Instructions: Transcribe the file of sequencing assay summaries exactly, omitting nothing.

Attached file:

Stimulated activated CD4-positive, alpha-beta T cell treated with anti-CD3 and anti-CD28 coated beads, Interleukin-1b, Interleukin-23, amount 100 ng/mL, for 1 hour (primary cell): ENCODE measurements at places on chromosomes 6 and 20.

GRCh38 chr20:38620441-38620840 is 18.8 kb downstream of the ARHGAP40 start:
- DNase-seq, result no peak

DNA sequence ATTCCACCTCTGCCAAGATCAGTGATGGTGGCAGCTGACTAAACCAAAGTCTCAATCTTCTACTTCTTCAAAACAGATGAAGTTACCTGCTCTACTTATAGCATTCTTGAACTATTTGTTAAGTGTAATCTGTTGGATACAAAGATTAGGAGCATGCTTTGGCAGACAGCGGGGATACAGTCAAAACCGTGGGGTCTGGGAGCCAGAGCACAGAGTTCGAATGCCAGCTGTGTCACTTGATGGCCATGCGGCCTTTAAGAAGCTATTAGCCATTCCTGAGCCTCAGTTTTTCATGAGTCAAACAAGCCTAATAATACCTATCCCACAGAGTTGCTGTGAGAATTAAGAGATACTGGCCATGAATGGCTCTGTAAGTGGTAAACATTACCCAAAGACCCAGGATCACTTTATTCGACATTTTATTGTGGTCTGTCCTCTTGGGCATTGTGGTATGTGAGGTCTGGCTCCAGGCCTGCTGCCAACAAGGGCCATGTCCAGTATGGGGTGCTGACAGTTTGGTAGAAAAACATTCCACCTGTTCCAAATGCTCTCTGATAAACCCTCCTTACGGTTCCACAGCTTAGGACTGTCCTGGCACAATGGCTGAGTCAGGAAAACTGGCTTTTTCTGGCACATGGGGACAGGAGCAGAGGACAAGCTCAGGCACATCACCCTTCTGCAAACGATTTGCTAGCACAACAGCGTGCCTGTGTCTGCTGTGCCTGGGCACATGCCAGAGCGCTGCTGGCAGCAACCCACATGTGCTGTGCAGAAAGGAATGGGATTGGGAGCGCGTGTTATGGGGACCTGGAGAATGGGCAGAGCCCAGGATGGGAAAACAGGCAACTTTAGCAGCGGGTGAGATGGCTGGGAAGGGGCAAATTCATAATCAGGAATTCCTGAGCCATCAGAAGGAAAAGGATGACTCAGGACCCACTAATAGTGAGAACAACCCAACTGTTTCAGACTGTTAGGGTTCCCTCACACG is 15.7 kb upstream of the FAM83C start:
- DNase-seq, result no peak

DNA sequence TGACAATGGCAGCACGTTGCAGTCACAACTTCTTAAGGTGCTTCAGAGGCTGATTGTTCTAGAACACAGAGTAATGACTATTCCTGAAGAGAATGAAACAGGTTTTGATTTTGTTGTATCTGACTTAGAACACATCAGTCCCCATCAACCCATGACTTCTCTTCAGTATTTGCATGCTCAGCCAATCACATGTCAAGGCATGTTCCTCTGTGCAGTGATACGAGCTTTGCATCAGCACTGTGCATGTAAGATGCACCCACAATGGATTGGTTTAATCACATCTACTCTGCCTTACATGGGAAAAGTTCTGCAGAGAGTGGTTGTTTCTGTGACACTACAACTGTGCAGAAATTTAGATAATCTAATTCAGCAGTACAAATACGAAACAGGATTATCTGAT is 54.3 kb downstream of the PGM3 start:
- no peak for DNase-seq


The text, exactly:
Stimulated activated CD4-positive, alpha-beta T cell treated with anti-CD3 and anti-CD28 coated beads, Interleukin-1b, Interleukin-23, amount 100 ng/mL, for 1 hour (primary cell): ENCODE measurements at places on chromosomes 6 and 20.

GRCh38 chr20:38620441-38620840 is 18.8 kb downstream of the ARHGAP40 start:
- DNase-seq, result no peak

DNA sequence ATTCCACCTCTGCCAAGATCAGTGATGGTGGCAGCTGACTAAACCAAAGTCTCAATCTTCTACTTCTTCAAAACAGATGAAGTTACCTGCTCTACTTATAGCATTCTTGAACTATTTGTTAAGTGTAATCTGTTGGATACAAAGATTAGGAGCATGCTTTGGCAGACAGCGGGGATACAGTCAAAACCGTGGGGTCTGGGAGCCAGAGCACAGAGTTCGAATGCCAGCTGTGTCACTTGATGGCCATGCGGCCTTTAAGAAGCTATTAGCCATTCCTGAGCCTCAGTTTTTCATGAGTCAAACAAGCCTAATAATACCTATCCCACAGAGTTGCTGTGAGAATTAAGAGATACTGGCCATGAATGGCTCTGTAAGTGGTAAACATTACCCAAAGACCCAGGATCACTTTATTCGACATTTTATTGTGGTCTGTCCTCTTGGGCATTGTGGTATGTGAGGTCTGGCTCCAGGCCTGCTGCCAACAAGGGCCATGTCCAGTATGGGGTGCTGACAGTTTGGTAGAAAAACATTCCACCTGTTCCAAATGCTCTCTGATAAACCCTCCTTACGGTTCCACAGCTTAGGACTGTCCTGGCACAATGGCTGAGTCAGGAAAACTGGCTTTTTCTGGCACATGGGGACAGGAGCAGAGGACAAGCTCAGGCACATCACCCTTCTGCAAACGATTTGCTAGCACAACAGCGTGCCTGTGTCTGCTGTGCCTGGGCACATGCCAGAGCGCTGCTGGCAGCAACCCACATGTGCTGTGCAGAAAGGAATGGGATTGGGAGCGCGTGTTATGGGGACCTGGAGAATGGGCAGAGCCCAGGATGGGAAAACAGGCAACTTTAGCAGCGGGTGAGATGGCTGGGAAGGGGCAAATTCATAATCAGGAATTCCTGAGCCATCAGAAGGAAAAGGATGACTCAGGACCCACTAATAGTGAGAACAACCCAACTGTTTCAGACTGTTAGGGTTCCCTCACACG is 15.7 kb upstream of the FAM83C start:
- DNase-seq, result no peak

DNA sequence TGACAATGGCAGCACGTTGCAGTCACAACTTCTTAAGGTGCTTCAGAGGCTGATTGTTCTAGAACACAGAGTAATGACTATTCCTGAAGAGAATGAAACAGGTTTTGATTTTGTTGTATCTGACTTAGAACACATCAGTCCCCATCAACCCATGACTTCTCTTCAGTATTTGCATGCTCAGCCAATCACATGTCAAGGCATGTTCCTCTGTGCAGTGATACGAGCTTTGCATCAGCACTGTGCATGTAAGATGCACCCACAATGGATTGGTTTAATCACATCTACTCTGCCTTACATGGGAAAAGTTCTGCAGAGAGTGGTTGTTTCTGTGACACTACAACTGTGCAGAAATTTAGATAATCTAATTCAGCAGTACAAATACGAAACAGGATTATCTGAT is 54.3 kb downstream of the PGM3 start:
- no peak for DNase-seq